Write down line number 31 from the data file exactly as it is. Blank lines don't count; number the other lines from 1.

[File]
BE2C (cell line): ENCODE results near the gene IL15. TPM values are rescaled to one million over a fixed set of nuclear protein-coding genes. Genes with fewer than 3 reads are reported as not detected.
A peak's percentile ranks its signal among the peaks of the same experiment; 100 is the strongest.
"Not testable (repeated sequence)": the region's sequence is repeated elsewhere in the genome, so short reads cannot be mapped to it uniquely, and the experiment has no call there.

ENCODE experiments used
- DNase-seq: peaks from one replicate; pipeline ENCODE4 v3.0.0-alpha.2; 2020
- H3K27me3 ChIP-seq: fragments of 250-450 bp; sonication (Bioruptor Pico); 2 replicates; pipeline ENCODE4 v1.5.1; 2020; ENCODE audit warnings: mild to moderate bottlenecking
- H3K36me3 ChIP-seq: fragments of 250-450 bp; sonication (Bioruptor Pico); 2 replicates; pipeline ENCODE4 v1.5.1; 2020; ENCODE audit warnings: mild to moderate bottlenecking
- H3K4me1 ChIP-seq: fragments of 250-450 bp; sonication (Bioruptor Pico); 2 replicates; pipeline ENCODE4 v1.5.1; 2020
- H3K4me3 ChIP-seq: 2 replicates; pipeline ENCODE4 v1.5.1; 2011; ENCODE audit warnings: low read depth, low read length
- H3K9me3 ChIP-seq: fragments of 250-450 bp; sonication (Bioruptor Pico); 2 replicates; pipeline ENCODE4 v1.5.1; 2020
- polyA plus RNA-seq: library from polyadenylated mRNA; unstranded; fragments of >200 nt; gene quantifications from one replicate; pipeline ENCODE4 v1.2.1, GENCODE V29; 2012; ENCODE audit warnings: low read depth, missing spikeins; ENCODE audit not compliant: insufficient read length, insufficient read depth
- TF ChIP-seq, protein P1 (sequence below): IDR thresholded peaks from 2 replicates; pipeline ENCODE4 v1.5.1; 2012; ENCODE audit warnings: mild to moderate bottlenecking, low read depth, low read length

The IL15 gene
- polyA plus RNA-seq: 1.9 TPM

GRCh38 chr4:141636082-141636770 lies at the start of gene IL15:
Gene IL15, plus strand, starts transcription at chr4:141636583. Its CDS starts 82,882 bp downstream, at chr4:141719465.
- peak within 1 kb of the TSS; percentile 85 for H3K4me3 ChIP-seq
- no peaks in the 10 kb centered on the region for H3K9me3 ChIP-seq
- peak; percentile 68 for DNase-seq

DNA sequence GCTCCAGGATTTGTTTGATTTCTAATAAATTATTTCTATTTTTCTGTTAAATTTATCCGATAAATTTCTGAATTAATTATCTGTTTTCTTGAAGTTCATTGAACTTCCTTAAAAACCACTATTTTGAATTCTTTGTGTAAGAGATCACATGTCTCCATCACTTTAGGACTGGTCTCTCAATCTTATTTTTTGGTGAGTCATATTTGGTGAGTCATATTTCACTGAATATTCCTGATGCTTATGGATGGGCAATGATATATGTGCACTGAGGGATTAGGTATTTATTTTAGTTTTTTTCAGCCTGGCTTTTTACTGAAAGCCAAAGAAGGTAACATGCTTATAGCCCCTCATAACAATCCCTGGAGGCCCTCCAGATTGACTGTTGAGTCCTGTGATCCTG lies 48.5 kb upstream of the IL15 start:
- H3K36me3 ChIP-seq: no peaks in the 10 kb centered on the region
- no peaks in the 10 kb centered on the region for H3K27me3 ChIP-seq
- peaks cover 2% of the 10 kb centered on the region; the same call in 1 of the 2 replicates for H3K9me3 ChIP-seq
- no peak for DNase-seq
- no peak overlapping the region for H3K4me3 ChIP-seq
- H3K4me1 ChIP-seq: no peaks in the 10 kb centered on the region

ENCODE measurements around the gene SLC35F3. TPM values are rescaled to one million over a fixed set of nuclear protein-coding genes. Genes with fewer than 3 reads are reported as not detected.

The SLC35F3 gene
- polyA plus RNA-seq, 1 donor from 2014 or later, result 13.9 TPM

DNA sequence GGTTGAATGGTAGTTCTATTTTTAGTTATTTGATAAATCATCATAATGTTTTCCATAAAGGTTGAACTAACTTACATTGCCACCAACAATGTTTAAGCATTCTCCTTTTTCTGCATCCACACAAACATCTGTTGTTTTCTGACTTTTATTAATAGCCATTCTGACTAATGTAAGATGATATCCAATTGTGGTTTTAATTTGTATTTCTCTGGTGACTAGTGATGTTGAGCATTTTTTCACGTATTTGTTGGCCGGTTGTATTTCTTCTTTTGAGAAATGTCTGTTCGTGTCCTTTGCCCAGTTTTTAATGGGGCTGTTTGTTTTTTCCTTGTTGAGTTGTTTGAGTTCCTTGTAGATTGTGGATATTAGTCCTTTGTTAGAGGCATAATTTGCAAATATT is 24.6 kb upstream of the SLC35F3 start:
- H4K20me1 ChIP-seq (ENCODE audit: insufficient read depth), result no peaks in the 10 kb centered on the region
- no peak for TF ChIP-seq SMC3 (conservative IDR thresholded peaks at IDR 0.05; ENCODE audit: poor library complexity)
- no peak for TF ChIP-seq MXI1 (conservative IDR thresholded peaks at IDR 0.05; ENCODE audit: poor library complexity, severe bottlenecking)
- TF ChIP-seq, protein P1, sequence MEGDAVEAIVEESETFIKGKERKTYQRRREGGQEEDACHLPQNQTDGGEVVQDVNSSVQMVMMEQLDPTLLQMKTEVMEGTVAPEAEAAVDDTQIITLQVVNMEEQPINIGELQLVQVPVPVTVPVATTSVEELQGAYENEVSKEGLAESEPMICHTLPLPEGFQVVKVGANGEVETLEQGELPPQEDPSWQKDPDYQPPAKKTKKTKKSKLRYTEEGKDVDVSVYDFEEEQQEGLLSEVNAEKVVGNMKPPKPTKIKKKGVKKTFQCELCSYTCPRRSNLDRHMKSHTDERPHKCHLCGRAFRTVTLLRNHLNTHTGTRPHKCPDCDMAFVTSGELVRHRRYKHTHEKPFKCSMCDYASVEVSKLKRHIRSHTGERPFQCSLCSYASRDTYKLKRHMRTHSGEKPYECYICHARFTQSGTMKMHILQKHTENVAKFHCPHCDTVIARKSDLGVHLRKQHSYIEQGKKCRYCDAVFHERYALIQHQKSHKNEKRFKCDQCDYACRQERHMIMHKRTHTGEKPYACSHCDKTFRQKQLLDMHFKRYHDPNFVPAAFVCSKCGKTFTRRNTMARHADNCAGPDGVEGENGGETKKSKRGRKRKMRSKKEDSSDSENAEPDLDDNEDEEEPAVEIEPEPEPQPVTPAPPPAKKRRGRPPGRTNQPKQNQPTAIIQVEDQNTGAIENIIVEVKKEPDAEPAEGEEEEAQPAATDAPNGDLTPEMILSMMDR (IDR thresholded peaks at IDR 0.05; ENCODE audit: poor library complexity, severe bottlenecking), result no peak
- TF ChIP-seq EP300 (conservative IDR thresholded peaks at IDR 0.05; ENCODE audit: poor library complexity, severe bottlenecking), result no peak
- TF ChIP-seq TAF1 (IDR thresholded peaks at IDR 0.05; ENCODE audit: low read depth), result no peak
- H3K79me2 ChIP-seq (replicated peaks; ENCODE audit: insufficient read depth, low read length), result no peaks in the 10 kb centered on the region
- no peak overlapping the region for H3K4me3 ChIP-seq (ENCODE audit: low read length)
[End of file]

- H4K20me1 ChIP-seq (ENCODE audit: insufficient read depth), result no peaks in the 10 kb centered on the region